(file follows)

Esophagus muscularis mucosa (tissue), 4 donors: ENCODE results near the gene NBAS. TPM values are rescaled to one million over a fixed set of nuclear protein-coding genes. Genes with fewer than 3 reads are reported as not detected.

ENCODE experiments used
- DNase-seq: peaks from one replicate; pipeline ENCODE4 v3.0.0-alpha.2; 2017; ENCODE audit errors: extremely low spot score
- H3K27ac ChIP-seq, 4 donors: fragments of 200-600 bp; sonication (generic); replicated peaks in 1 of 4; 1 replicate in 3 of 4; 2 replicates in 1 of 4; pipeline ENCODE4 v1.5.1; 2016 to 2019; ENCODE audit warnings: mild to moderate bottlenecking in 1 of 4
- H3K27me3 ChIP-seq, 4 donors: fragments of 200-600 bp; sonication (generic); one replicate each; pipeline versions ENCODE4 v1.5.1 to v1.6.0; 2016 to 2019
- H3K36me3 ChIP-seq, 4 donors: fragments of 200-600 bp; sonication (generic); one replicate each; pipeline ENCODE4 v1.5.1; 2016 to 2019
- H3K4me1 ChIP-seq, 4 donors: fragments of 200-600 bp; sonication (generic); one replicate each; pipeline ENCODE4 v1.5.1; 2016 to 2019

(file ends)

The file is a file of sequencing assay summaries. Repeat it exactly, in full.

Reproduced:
Esophagus muscularis mucosa (tissue), 4 donors: ENCODE results near the gene NBAS. TPM values are rescaled to one million over a fixed set of nuclear protein-coding genes. Genes with fewer than 3 reads are reported as not detected.

ENCODE experiments used
- DNase-seq: peaks from one replicate; pipeline ENCODE4 v3.0.0-alpha.2; 2017; ENCODE audit errors: extremely low spot score
- H3K27ac ChIP-seq, 4 donors: fragments of 200-600 bp; sonication (generic); replicated peaks in 1 of 4; 1 replicate in 3 of 4; 2 replicates in 1 of 4; pipeline ENCODE4 v1.5.1; 2016 to 2019; ENCODE audit warnings: mild to moderate bottlenecking in 1 of 4
- H3K27me3 ChIP-seq, 4 donors: fragments of 200-600 bp; sonication (generic); one replicate each; pipeline versions ENCODE4 v1.5.1 to v1.6.0; 2016 to 2019
- H3K36me3 ChIP-seq, 4 donors: fragments of 200-600 bp; sonication (generic); one replicate each; pipeline ENCODE4 v1.5.1; 2016 to 2019
- H3K4me1 ChIP-seq, 4 donors: fragments of 200-600 bp; sonication (generic); one replicate each; pipeline ENCODE4 v1.5.1; 2016 to 2019